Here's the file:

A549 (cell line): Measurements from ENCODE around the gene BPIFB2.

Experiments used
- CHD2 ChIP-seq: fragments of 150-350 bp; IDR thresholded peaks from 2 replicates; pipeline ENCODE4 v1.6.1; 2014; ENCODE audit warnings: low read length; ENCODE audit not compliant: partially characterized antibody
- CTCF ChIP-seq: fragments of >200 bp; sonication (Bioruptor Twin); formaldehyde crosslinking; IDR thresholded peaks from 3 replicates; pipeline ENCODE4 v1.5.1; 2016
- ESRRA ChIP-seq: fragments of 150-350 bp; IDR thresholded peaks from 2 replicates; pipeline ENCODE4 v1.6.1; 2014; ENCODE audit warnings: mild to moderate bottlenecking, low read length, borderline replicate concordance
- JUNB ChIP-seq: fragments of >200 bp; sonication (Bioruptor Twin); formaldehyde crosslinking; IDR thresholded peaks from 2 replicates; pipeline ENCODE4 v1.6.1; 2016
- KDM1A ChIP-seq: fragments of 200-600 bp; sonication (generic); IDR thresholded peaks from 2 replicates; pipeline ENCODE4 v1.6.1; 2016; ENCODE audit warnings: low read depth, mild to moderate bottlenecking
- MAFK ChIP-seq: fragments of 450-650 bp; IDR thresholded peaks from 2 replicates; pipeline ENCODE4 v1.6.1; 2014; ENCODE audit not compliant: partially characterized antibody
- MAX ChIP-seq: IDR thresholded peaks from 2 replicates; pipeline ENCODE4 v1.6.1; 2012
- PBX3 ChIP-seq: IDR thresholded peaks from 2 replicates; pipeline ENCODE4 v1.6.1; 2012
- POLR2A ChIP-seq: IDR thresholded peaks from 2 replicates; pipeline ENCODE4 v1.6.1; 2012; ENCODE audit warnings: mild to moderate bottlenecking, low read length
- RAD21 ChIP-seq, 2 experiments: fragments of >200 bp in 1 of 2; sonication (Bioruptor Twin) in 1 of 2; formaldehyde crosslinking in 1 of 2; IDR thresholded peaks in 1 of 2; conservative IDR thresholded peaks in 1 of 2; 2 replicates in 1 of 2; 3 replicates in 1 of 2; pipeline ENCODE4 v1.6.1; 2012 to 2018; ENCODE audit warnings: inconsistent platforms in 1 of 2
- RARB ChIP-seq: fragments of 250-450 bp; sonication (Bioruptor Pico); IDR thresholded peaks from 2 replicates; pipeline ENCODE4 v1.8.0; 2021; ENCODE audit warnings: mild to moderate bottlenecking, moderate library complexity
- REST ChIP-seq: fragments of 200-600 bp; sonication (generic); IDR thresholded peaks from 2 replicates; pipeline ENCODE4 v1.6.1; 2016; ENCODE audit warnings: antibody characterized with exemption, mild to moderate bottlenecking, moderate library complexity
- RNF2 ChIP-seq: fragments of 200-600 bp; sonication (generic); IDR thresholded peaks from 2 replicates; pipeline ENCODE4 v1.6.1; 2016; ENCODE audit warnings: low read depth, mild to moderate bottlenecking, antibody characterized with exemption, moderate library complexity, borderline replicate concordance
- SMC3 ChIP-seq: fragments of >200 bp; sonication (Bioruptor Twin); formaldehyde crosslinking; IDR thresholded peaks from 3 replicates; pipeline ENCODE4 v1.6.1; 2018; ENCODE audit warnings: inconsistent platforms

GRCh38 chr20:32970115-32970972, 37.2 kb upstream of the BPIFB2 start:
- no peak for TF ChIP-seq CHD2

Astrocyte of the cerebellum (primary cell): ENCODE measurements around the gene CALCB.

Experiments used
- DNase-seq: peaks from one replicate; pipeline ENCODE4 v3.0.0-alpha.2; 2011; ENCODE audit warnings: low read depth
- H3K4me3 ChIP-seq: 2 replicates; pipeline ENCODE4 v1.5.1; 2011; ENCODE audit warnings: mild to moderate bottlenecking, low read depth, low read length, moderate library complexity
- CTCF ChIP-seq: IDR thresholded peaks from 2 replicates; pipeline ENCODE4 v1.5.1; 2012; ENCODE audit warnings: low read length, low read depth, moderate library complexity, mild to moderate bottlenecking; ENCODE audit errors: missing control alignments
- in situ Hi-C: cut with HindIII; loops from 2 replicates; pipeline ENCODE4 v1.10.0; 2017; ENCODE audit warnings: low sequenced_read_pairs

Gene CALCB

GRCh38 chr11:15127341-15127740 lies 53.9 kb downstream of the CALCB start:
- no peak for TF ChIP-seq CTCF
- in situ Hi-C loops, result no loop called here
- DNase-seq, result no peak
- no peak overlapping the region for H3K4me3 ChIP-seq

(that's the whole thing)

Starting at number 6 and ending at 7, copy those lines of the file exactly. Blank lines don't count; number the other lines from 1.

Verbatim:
- JUNB ChIP-seq: fragments of >200 bp; sonication (Bioruptor Twin); formaldehyde crosslinking; IDR thresholded peaks from 2 replicates; pipeline ENCODE4 v1.6.1; 2016
- KDM1A ChIP-seq: fragments of 200-600 bp; sonication (generic); IDR thresholded peaks from 2 replicates; pipeline ENCODE4 v1.6.1; 2016; ENCODE audit warnings: low read depth, mild to moderate bottlenecking